Mismatched standards


Robin (saying to Marshall): “…every good relationship has a “reacher” and a “settler”

Ted: “Exactly! One person “reaches” for someone out of their league, the other one “settles” for someone below theirs”

A friend once quoted to me that in every relationship, there is a “reacher” and a “settler”. I believe she originally got this pearl of wisdom from the fount of all knowledge that is “How I Met Your Mother”. At the time she was reaching the end of a long term relationship with someone she obviously thought of as lesser to herself, but who thought the world of her. It got me thinking though, is this really the case in all relationships?

Photo by babibabishow

Walking down the street, you often see a couple that doesn’t quite add up. The woman is stunning, and the man… average at best- or vice versa! Think David Walliams and Lara Stone. Does the woman think that she has settled? Does the man constantly feel threatened that she will move on, being so obviously out of his league? Perhaps there is a third option that the outsider cannot pick up on. Maybe he has something else to offer other than his lack-lustre looks. Maybe he is hilarious, a geniu or a genuinely nice guy who will treat her right. Maybe she believes that as the shyer of the pair, he has, in fact, settled for her.

In my friend’s case, it is true that looks-wise she was “out of his league”. This was also true in terms of intelligence, with her being incredibly academic, he being more vocational. However had she really “settled” for this guy who had supported her and made her happy for over three years before her doubts set in? Was it healthy that she perceived herself to hold all the power in the relationship? I thought too of my own relationship, and of those around me. Who were the reachers and settlers in those? If indeed, there is one of each in every relationship.

Early on in my relationship, I went away to university, leaving my boyfriend three hundred miles away, working full-time at home. If someone were to ask me “what does your boyfriend do?” I could answer with “…errm something to do with computers… or electronics?” He didn’t find it terribly interesting, so I could hardly be expected to, right? I was meeting a lot of new people, having a lot of new experiences and it was my choice if and when to go home to see him (of course, I chose to do so as often as I could!)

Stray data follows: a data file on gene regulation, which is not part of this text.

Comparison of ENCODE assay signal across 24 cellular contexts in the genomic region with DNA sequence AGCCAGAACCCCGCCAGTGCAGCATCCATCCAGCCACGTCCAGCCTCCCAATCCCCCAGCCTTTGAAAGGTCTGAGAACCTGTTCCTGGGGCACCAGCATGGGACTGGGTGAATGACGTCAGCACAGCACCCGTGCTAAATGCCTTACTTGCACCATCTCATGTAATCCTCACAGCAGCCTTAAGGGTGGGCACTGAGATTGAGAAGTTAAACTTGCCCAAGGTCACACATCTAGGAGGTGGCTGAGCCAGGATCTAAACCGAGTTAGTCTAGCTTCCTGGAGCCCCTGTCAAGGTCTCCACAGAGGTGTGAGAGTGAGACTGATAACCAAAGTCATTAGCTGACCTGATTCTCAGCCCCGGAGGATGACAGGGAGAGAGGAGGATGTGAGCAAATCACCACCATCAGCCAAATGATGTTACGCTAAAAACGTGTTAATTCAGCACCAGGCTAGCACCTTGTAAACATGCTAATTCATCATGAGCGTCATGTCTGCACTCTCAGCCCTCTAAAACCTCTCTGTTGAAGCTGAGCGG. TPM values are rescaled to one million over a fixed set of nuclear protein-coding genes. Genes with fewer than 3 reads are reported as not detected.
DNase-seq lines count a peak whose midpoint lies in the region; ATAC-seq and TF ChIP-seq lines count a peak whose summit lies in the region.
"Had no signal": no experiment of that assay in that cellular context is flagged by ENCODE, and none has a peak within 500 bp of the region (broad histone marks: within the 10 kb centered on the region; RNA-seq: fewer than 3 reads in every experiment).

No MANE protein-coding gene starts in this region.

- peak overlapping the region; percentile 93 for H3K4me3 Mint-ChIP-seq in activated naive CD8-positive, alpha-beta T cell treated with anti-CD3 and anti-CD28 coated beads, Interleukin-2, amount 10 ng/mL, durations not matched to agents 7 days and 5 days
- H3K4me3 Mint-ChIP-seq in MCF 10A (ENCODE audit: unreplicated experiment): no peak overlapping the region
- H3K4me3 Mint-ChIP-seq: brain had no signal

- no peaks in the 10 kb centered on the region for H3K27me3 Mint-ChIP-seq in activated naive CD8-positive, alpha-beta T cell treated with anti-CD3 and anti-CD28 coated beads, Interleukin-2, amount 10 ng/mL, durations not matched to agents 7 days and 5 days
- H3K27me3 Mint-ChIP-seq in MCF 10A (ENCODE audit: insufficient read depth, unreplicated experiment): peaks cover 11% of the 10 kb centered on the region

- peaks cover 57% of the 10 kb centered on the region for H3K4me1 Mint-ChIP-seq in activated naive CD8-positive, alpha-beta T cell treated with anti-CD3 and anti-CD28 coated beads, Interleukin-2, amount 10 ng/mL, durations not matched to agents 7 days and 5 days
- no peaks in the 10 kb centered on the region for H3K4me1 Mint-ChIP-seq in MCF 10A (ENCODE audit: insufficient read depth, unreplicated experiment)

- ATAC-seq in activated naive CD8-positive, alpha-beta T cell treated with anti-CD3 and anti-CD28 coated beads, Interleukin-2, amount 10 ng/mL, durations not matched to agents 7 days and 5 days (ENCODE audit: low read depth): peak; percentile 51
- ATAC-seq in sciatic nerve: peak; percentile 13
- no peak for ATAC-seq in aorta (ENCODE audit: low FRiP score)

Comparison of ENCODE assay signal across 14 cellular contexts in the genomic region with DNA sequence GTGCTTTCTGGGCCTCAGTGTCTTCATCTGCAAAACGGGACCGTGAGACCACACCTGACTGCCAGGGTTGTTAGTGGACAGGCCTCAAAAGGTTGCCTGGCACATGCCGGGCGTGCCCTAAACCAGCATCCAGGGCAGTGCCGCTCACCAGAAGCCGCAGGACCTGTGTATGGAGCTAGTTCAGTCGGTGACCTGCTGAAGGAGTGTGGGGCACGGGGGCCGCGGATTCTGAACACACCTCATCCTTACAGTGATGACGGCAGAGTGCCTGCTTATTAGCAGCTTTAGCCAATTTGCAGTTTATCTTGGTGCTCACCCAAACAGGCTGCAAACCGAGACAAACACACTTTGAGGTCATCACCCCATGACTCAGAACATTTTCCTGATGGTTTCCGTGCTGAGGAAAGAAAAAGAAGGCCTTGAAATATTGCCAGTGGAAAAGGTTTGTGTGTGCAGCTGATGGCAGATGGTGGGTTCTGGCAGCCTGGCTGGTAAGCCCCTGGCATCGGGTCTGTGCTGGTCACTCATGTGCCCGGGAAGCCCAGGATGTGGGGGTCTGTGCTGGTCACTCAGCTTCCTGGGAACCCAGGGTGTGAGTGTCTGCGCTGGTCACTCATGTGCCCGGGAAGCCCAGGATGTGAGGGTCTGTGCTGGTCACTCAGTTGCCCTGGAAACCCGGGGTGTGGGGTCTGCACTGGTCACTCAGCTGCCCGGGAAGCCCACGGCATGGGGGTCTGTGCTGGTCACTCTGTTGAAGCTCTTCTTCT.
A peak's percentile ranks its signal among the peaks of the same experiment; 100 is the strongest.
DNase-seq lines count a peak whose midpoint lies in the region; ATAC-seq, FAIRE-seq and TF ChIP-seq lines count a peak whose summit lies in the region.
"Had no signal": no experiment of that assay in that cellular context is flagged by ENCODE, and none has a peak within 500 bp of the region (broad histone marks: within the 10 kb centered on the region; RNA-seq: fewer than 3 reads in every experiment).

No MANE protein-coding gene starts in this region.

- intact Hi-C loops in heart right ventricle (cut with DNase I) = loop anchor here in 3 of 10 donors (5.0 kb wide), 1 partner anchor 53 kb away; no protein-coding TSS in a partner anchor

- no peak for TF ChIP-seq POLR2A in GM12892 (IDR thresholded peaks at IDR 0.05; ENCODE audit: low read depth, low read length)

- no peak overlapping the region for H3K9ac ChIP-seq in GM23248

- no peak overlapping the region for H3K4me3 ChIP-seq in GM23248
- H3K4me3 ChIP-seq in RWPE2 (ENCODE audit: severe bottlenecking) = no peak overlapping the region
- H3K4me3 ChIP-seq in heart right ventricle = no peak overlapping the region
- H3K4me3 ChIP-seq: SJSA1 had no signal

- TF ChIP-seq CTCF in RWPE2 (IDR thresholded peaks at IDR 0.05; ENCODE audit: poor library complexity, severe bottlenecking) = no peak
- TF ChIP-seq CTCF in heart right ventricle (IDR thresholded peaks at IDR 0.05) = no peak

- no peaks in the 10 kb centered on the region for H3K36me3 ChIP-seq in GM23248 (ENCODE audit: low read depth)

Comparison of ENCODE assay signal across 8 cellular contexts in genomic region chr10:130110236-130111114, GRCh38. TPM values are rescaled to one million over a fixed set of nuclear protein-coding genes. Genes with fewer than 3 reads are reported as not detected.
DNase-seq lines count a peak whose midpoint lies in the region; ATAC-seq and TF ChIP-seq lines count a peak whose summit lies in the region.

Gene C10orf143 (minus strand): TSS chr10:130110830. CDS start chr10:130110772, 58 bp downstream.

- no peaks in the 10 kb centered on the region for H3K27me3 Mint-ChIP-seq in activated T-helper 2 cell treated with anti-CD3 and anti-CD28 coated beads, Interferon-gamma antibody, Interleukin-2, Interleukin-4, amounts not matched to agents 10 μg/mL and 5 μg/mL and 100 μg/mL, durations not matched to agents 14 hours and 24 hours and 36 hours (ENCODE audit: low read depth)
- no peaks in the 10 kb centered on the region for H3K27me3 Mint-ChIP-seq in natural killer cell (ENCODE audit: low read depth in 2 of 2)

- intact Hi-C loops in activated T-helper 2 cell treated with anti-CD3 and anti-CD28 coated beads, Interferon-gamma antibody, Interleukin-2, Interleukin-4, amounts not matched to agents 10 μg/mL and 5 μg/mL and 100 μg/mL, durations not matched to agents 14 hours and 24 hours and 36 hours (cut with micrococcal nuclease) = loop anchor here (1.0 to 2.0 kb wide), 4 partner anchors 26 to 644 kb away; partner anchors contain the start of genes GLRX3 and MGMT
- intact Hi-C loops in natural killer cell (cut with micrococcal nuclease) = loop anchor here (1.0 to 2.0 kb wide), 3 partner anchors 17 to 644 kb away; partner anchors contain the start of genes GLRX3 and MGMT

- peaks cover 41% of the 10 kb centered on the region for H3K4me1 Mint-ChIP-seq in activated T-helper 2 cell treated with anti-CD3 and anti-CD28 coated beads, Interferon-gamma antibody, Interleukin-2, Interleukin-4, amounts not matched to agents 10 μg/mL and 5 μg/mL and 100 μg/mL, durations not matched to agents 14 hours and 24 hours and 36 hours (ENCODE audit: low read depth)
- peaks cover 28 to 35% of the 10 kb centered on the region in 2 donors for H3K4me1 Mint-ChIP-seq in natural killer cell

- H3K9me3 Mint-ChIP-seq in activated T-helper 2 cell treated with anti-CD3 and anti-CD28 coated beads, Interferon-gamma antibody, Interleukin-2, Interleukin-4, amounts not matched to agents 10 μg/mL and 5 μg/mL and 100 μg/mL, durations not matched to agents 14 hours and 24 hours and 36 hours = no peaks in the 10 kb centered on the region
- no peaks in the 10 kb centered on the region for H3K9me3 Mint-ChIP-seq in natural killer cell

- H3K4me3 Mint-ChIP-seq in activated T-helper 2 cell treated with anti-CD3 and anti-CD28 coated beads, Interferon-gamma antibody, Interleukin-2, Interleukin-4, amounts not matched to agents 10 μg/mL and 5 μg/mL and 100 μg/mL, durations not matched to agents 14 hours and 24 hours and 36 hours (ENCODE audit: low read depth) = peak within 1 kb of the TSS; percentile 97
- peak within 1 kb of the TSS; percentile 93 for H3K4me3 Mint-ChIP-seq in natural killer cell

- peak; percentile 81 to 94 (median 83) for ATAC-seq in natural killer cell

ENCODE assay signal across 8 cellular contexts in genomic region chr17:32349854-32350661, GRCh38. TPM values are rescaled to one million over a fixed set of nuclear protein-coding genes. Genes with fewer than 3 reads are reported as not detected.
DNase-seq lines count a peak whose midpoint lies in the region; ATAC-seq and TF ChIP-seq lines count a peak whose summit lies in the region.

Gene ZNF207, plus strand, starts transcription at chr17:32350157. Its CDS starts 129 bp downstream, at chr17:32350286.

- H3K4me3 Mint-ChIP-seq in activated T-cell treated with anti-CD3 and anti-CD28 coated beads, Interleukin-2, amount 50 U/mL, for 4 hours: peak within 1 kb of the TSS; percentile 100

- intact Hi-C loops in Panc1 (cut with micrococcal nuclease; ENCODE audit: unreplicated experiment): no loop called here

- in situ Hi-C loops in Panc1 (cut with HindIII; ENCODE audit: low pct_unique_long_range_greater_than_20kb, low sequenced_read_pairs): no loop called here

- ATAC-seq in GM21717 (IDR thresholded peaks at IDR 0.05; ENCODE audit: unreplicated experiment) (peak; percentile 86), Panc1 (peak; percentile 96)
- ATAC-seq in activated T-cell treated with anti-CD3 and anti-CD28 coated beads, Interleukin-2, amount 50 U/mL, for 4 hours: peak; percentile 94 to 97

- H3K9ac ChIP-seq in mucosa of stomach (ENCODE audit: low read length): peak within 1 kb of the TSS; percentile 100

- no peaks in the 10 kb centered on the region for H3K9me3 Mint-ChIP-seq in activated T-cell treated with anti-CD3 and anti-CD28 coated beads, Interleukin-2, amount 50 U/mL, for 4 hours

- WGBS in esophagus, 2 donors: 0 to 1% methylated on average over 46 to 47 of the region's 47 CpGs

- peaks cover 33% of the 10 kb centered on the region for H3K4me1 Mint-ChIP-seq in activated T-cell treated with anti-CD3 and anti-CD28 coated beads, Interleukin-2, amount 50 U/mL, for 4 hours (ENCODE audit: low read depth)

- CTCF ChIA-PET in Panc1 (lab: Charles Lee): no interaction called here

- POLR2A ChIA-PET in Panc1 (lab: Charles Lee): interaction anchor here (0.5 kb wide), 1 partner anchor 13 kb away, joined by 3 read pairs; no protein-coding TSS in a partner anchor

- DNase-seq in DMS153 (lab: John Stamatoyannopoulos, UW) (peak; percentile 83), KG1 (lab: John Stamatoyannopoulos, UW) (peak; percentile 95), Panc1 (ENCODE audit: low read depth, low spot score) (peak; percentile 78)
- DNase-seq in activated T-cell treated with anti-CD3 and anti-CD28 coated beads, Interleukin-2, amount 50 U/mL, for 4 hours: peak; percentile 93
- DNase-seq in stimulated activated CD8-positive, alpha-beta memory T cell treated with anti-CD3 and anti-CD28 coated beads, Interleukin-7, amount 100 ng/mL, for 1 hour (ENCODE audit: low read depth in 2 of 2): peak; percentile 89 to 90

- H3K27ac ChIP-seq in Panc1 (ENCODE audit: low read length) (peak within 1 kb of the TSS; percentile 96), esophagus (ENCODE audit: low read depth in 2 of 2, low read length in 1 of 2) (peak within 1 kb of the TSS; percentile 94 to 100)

I guess you could say that at this point in our relationship, I technically ‘held the power,’ but did that make me the settler? Fast forward two and a half years and he is training to do Intelligence work in the RAF. Pretty cool huh? I went six weeks without seeing him last term because of his extensive basic training. I had been thrown into the world of third year, stuck writing essays at uni, not going out as much, not meeting new people. While his life was new and exciting; mine felt suddenly very out of my control, and I didn’t like it much. If I sound bratty, I am just being honest. I am sure that many of you are all too familiar with the sense of wanting someone more when they feel out of your grasp. Did that mean I was now the reacher?

Turns out, he was feeling exactly the same way; his life felt out of his control. Yes, it was new and exciting, but also limiting, and mentally and physically exhausting. All he wanted to do was to kick back, relax and see me, along with a nice home cooked meal. I guess at that point we were both “reaching”.

What I am trying to get at is, yes, probably there will be times when, for one reason or another, you feel more like a “reacher” in your relationship. I know it to be true from my own experience. What I also know to be true, is that it cannot be healthy to believe you have “settled” for anybody! It didn’t do my friend a lot of good, she has since realised that not all boys are lovely all the time after all. Would you have thought it?

I don’t believe there to be a “reacher” and  a “settler” in every relationship. Will that mindset stop me from vocalising “why is she with him?!” when a magazine shows me another picture of Lara Stone looking fabulous, followed by a not-so-dapper Walliams? Probably not. But the fact  is that both partners had the choice, and they chose each other. The best relationships are those when you both believe yourself to be the “reacher”.

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